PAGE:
Victoria Page (Moira Shearer, PEEPING TOM) dreams of becoming a great ballerina. Julian Craster (Marius Goring, THE BAREFOOT CONTESSA) is a young composer who is furious when his teacher steals his music and he hears it in a ballet. Boris Lermontov (Anton Walbrook, 1940’s GASLIGHT) runs the ballet and when Craster comes to challenge the music, Lermontov aloofly asks him to play his music for him then gives him a job as an assistant conductor. Regarding the stolen music, Lermontov says, “It is far less of a worry to be stolen from then to have to steal.” Lermontov gives Page an audition when they meet at a party, but when she arrives he ignores her like they were strangers. This sets up the film as Victoria and Julian move up the ranks at the ballet as well as move together.


THE PUPPETOON MOVIE (1987) (***1/2)

George Pal’s stop-motion animation is some of the most influential in film history. The detail of his puppets, their movement and the grand scope of the productions are truly amazing. However, what makes many of his films so wonderful are good stories.

THE PUPPETOON MOVIE is a compilation of Pal’s PUPPETOON short films, book-ended by stop-motion animation featuring Gumby, Pokey and other famed stop-motion characters directed by Arnold Leibovit. The book-ends make you only appreciate Pal’s work more because they’re hokey and maudlin.

Musical revues like THE PHILIPS BROADCAST OF 1938 and PHILIPS CAVALCADE blend Busby Berkeley dance numbers with Looney Tunes zaniness. The level of detail in some of the scenes is spectacular. Dozens of characters are moving in a scene, meaning each one had to be moved meticulously every frame.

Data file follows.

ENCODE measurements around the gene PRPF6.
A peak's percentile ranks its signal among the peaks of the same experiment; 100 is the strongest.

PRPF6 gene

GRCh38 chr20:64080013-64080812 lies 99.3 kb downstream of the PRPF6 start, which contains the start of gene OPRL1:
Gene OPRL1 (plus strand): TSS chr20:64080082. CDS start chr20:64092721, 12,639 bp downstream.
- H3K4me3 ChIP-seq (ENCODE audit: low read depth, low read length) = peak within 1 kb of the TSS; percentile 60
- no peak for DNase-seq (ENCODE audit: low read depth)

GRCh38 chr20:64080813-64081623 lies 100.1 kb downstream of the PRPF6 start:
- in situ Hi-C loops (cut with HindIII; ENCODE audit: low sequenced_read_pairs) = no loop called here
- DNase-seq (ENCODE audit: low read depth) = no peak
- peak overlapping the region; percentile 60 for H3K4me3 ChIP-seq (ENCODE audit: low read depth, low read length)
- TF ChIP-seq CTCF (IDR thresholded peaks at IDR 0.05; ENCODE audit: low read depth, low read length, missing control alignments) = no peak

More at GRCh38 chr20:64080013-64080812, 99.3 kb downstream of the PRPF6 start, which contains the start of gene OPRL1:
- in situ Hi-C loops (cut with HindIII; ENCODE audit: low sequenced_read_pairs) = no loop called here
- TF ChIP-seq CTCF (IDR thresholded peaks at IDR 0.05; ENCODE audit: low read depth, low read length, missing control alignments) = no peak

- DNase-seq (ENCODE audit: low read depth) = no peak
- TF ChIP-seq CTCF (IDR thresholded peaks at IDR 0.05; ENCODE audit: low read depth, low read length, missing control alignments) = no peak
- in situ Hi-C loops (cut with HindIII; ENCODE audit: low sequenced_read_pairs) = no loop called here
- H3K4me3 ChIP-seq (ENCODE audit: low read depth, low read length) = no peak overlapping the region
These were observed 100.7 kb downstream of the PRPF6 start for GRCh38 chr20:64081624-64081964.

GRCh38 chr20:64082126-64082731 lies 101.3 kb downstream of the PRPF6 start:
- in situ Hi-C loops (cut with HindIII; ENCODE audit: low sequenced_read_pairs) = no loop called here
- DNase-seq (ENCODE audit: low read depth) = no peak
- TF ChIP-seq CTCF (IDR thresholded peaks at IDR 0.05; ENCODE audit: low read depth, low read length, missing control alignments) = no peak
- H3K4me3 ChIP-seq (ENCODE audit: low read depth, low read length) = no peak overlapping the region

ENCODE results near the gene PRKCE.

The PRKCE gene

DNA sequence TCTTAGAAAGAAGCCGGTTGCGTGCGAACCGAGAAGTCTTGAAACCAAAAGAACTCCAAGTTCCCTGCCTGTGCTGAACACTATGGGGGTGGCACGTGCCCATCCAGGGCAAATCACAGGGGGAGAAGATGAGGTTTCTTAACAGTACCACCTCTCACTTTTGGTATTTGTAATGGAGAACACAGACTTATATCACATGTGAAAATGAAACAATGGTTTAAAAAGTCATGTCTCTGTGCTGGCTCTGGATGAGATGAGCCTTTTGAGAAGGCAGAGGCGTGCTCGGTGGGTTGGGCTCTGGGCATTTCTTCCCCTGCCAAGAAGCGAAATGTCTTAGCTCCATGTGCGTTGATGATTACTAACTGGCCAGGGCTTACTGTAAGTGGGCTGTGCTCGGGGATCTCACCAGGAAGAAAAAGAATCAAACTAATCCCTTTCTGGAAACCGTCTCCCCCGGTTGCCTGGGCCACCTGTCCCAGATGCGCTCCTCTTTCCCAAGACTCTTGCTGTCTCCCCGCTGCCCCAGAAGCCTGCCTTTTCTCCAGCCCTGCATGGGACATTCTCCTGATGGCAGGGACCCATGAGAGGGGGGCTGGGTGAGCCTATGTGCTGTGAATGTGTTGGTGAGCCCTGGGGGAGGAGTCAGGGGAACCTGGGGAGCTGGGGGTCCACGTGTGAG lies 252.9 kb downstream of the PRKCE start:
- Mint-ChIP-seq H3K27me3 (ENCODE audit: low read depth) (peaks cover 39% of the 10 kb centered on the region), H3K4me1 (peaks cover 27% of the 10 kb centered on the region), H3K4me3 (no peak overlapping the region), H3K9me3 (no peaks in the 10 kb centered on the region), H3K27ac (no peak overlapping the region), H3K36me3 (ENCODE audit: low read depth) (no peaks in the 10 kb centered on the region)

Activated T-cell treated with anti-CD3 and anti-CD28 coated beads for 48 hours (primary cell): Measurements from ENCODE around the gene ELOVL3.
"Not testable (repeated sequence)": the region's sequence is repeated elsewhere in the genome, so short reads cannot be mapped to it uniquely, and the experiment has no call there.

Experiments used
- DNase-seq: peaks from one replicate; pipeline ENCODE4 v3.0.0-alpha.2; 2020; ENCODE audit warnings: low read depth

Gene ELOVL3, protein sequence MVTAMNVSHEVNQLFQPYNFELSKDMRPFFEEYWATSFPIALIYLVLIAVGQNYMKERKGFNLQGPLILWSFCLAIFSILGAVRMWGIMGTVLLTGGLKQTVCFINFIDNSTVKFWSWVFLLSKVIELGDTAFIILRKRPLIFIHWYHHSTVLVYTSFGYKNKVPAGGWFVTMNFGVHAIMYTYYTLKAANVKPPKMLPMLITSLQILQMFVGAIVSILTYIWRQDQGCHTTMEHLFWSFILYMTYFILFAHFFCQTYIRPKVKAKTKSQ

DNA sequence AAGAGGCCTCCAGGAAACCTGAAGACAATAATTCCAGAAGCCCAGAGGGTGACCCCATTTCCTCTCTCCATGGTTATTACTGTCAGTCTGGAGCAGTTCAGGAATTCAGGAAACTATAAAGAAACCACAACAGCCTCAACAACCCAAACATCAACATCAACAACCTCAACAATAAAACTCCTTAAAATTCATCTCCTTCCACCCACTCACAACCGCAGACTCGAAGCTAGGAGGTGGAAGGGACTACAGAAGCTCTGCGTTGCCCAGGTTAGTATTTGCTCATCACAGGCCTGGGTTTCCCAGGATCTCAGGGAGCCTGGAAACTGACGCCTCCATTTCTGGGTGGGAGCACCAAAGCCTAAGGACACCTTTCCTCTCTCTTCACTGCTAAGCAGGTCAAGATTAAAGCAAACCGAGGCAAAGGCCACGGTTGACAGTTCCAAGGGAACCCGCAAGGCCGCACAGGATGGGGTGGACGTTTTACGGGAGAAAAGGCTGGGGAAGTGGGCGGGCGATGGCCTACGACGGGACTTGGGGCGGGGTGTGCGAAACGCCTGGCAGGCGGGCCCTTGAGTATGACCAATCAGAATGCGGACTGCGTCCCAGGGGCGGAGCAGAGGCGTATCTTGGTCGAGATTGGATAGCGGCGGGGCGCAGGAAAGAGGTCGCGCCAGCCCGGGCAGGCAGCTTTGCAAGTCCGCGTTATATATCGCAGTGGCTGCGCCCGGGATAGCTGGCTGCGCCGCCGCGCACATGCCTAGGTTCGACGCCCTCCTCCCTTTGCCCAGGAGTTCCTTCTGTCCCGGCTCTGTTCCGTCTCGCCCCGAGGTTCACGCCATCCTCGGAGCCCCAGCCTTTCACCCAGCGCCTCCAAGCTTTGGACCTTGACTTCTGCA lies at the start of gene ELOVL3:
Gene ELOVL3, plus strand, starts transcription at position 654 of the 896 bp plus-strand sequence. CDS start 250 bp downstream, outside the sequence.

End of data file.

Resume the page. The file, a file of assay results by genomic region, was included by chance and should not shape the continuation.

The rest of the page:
Preston Sturges is considered one of the screens great comedic directors. I’ve seen four of his films, including SULLIVAN'S TRAVELS, LADY EVE and UNFAITHFULLY YOURS and have enjoyed them all. LADY EVE succeeds by tying the pratfalls with the characters reactions and feelings. Sometimes why a person falls down is what makes the pratfall funnier. THE PALM BEACH STORY has a decent balance, but lacks the character perfection that Fonda and Stanwyck brought to EVE.
In PALM BEACH, we are introduced to Gerry (Claudette Colbert, IT HAPPENED ONE NIGHT) and Tom Jeffers (Joel McCrea, SULLIVAN’S TRAVELS) as they are frantically trying to get to their wedding. After they make it, a title reads: and they lived happily ever after... or did they? We quickly discover that -- now five years into their marriage -- Gerry and Tom are broke. Tom is a straight-laced inventor with no means of raising money for his revolutionary airport and Gerry is a pampered poodle who spends all their money and can’t do anything around the house. So Gerry decides that for them to get what they want in life she will divorce him, marry a millionaire and then give Tom the money he needs to build the airport.



This is a hard film to get into at first, but eventually its wonder and invention whips you up and takes you along for the ride. A missing scientist has done experiments creating flawed humans. Mademoiselle Bismuth (Mireille Mosse, SWIMMING POOL) is a tiny princess. Les Clones (Dominique Pinon, ALIEN: RESURRECTION) are four dimwitted clones who have narcolepsy. Krank (Daniel Emilfork, CASANOVA), the devious leader of the experiments, is brilliant, but cannot dream.